Students lose out as SGA cashes Carnival check

Last week, the Student Finance Board (SFB) allocated big money to the Student Government Association (SGA) for its new “Carnival” event. SGA had been trying to secure funding for two weeks before SFB approved a sum of $33,161 via an e-mail vote. The carnival will feature rides for $15,500, game trailers for $6,000 and food, which will include unlimited popcorn and cotton candy – at a cost of $9,000.

Thanks to SFB’s decision to approve this request through e-mail, students were denied any knowledge of how each SFB member voted or whether there was any debate. If any SFB members had concerns about whether the event was affordable or whether it would be well attended, they were never made public. Students deserve a more transparent debate, especially over such a large sum of their money.

It is true that SFB publicly debated the request prior to its latest meeting. Before its April 16 meeting, SFB had denied the request once and tabled it once, publicizing its reasons for doing so at its meeting. It seems ridiculous that the third debate about the request, the one that actually led to it being approved, was conducted via e-mail. We know why the request was denied and then tabled, but not why it was ultimately approved.

There is some question as to whether students will even go to this event, which is scheduled for May 2, a reading day. Maya Wadya, SFB financial director, was quoted as saying, “A lot of people go home that weekend,” when SFB was debating the request for the first time in its March 26 meeting. The date is also very close FinalsFest, another expensive SGA-sponsored event to take place during finals week.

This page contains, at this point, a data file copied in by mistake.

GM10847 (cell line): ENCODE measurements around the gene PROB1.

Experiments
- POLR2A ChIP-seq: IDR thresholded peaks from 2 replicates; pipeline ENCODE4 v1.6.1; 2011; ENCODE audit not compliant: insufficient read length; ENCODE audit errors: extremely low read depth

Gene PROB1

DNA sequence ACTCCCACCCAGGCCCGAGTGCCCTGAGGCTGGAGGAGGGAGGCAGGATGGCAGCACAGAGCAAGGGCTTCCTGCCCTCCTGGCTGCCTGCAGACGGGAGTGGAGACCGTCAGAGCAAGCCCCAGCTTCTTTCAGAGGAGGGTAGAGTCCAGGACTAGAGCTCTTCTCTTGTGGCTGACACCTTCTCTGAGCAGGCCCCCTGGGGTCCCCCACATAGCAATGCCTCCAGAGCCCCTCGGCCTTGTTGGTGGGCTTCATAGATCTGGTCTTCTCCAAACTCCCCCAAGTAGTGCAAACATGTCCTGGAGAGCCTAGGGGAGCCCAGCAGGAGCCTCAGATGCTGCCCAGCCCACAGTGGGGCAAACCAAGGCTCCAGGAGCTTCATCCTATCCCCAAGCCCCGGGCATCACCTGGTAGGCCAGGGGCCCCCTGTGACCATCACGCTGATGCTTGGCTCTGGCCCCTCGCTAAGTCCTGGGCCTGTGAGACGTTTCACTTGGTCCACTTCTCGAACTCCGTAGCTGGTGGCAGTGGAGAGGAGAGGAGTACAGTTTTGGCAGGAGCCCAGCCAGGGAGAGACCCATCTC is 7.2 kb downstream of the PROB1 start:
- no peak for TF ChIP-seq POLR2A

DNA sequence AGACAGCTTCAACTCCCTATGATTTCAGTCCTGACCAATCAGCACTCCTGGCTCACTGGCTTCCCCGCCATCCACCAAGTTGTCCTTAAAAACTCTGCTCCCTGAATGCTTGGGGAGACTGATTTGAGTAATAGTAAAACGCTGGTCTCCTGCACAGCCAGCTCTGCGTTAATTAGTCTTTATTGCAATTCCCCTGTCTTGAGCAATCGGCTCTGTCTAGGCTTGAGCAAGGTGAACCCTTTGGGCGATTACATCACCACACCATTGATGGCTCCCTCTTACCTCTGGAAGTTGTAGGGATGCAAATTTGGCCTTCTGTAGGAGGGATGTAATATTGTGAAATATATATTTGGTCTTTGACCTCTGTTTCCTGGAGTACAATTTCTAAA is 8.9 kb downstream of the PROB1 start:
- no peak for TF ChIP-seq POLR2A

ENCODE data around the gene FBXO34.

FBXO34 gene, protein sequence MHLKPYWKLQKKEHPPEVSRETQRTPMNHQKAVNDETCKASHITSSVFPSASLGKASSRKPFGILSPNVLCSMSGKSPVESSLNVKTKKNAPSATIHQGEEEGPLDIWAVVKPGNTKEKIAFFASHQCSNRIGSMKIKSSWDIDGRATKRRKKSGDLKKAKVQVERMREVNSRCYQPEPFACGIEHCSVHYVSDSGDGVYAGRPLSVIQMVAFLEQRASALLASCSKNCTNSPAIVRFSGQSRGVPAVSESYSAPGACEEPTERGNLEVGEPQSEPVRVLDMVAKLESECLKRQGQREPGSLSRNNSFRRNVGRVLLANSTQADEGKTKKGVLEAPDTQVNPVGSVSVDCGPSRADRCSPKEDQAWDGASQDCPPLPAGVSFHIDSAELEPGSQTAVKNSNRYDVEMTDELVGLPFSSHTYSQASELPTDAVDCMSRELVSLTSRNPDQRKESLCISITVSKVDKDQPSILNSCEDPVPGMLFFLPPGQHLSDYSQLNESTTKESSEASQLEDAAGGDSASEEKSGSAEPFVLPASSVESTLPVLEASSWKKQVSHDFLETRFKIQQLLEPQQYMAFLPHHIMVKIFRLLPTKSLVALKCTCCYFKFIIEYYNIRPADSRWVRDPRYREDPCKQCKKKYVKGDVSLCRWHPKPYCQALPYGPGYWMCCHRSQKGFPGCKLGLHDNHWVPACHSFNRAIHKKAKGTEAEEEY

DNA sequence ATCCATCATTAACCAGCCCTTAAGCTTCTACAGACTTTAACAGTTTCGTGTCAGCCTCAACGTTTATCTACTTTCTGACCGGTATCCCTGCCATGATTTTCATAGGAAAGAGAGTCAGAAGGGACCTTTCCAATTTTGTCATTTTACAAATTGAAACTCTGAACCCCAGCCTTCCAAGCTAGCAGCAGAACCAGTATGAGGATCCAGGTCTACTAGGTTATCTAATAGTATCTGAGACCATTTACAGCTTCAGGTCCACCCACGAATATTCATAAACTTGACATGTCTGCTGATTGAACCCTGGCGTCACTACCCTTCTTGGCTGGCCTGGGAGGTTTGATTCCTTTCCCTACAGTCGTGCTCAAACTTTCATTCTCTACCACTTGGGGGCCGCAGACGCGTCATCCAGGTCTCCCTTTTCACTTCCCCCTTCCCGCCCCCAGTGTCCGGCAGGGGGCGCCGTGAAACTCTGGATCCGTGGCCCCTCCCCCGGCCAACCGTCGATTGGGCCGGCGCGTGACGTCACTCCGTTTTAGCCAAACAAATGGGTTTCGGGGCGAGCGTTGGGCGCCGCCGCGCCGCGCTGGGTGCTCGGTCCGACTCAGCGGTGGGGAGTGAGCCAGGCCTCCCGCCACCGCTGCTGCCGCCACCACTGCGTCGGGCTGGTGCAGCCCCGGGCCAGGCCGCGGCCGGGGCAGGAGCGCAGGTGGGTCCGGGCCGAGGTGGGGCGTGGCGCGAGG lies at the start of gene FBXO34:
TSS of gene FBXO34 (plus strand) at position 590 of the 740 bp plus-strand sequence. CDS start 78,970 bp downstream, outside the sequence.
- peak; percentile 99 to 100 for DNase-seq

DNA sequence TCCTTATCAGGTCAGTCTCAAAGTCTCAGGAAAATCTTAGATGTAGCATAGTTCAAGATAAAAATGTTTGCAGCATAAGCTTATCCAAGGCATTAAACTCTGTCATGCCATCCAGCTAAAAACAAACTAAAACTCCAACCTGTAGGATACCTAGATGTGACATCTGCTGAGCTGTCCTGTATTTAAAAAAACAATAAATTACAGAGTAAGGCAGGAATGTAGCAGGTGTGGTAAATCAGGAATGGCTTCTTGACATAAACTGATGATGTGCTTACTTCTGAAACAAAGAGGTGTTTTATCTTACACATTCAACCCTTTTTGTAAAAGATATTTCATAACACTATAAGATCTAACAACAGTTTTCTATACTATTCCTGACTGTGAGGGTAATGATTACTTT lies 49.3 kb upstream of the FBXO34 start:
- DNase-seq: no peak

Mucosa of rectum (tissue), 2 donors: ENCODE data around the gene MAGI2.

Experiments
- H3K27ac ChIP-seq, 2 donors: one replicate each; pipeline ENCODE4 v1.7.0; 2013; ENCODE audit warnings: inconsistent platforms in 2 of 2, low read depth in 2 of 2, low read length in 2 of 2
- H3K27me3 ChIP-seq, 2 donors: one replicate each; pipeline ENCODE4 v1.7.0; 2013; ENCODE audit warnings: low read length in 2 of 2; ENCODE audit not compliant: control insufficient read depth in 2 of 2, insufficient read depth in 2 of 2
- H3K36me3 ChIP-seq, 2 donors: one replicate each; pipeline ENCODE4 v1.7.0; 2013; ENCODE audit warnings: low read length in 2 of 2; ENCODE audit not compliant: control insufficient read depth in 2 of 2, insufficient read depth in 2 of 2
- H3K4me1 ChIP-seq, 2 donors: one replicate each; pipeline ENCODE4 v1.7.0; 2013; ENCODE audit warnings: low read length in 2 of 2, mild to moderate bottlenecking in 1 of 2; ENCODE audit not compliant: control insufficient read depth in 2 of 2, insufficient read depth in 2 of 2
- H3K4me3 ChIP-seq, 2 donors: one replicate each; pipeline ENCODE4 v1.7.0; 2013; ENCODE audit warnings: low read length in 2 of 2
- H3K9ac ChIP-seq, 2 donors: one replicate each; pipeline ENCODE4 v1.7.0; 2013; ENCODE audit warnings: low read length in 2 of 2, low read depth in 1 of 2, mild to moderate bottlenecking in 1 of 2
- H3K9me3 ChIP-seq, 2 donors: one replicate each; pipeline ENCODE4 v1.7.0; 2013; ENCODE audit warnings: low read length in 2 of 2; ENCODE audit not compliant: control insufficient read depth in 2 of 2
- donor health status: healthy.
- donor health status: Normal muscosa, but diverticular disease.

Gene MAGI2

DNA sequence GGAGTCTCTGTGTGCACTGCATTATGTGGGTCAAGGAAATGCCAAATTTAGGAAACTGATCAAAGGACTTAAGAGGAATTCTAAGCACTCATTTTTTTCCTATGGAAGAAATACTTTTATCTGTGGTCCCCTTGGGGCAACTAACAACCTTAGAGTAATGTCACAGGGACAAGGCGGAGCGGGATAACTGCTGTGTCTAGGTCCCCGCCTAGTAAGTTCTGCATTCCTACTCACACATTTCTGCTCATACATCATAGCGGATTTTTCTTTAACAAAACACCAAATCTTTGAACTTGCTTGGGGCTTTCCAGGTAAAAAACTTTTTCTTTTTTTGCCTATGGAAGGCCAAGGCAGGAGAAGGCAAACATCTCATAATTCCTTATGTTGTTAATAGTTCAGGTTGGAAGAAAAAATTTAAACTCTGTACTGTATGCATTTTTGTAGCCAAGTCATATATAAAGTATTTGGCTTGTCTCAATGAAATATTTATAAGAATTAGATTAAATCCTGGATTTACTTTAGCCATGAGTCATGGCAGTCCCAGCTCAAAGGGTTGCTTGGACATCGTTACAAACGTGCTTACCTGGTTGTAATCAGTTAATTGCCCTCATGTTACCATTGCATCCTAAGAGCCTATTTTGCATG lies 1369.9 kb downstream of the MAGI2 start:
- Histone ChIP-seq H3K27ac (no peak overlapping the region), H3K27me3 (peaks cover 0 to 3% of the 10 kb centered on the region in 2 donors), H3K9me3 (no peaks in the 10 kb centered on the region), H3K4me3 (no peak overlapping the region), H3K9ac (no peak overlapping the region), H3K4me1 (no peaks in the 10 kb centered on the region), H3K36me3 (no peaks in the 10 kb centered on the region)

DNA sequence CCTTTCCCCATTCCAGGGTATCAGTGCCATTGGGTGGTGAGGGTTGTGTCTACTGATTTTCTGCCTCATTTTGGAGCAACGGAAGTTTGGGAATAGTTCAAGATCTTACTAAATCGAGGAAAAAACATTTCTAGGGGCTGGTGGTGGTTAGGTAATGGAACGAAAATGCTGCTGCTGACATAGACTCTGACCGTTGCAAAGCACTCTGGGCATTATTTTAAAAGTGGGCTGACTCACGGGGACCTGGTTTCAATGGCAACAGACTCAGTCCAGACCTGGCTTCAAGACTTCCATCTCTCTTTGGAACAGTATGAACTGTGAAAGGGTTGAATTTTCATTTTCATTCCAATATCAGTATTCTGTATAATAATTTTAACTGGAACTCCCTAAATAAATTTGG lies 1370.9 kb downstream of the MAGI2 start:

And even if people do go, it seems hard to justify spending $9,000 on food at a time when students are buying $15 Rice Krispies treats in the C-store to burn leftover points. How can SFB deny a club $20 for a raffle to aid a non-profit charity organization in the same week it gives SGA $9,000 for cotton candy?

Overall, the event is baffling. The original request was for nearly $50,000. With $9,000 for popcorn and $15,500 for carnival rides, we can’t imagine what the $17,000 cut from the original request could possibly have been meant for.

The problem isn’t that SGA got a lot of money. The problem is that SGA is probably the only group on campus that could make a $33,000 request for an event on a reading day and have it approved through e-mail. Yes, they’re the student government, but they’re still students. They shouldn’t get special treatment, especially when they’re spending $33,000 of everyone’s money.